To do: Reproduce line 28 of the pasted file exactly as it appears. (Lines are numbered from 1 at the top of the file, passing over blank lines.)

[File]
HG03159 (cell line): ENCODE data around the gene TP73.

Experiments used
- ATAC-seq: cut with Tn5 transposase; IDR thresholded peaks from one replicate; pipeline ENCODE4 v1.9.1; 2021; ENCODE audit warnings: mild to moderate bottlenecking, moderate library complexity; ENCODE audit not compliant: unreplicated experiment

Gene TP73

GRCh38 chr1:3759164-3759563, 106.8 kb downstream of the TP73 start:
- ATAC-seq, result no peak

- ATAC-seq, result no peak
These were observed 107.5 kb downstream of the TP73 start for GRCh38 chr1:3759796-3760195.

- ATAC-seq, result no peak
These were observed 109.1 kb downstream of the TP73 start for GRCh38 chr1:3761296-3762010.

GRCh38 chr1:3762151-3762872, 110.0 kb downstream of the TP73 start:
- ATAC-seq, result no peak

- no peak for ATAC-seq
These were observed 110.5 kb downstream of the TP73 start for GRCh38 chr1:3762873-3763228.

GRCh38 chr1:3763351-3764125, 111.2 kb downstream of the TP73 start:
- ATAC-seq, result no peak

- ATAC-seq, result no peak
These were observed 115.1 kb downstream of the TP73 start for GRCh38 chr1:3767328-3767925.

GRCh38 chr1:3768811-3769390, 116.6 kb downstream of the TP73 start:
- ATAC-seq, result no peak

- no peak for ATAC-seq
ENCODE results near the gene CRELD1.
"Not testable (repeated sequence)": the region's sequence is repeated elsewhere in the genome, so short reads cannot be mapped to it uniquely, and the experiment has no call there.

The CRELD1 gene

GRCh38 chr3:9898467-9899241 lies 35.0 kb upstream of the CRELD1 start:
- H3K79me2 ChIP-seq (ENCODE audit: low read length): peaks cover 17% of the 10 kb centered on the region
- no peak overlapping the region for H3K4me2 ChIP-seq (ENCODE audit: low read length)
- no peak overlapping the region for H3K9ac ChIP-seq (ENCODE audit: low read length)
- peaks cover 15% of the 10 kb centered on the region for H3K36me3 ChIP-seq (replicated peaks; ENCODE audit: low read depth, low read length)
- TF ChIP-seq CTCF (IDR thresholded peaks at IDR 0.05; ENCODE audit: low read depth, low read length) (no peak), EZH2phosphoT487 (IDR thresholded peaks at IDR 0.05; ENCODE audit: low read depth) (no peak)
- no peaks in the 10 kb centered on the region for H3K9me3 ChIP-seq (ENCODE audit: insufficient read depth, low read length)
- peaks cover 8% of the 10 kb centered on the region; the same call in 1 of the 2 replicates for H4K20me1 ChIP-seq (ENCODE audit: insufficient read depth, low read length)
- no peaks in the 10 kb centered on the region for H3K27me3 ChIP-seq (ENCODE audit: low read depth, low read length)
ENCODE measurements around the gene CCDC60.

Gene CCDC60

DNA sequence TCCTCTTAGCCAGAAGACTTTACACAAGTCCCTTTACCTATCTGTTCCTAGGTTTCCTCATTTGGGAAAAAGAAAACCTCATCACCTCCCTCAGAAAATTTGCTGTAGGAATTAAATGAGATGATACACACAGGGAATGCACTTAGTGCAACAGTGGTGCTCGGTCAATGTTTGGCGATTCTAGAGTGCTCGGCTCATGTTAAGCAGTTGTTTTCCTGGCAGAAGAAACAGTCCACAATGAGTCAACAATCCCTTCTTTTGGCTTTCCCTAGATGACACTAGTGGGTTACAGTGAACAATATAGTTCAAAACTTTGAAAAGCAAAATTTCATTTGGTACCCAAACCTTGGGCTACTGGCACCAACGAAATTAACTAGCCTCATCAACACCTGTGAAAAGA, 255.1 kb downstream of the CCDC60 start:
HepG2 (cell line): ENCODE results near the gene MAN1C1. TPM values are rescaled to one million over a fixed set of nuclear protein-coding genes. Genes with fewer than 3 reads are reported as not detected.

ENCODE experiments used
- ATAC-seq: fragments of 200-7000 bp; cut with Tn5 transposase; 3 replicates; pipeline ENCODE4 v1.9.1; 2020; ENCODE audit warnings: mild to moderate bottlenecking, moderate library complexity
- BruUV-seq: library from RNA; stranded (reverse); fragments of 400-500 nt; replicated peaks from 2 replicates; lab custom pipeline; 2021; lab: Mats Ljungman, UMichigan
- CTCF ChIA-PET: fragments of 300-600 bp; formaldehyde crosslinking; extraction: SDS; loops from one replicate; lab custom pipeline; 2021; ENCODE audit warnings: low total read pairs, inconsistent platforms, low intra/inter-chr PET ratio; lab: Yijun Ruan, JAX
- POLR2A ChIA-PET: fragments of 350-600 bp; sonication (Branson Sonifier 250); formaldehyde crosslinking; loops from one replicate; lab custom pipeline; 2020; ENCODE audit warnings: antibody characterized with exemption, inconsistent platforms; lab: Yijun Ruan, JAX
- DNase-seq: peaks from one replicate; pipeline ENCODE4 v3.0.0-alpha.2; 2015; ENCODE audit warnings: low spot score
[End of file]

- no peak overlapping the region for H3K9ac ChIP-seq (ENCODE audit: low read length)